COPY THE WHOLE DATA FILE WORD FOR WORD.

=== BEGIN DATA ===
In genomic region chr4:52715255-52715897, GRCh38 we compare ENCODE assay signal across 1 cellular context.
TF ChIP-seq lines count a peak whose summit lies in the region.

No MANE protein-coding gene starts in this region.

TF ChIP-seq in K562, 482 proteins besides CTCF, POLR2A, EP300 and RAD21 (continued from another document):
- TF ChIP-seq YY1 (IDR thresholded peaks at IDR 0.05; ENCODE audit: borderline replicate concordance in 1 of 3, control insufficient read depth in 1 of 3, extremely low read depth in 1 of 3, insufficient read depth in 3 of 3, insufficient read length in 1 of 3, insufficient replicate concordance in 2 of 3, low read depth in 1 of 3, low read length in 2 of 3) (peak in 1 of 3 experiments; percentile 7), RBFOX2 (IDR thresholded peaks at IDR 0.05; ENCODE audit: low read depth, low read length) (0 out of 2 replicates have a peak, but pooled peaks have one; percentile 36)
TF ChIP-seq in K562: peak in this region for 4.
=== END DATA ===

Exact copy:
In genomic region chr4:52715255-52715897, GRCh38 we compare ENCODE assay signal across 1 cellular context.
TF ChIP-seq lines count a peak whose summit lies in the region.

No MANE protein-coding gene starts in this region.

TF ChIP-seq in K562, 482 proteins besides CTCF, POLR2A, EP300 and RAD21 (continued from another document):
- TF ChIP-seq YY1 (IDR thresholded peaks at IDR 0.05; ENCODE audit: borderline replicate concordance in 1 of 3, control insufficient read depth in 1 of 3, extremely low read depth in 1 of 3, insufficient read depth in 3 of 3, insufficient read length in 1 of 3, insufficient replicate concordance in 2 of 3, low read depth in 1 of 3, low read length in 2 of 3) (peak in 1 of 3 experiments; percentile 7), RBFOX2 (IDR thresholded peaks at IDR 0.05; ENCODE audit: low read depth, low read length) (0 out of 2 replicates have a peak, but pooled peaks have one; percentile 36)
TF ChIP-seq in K562: peak in this region for 4.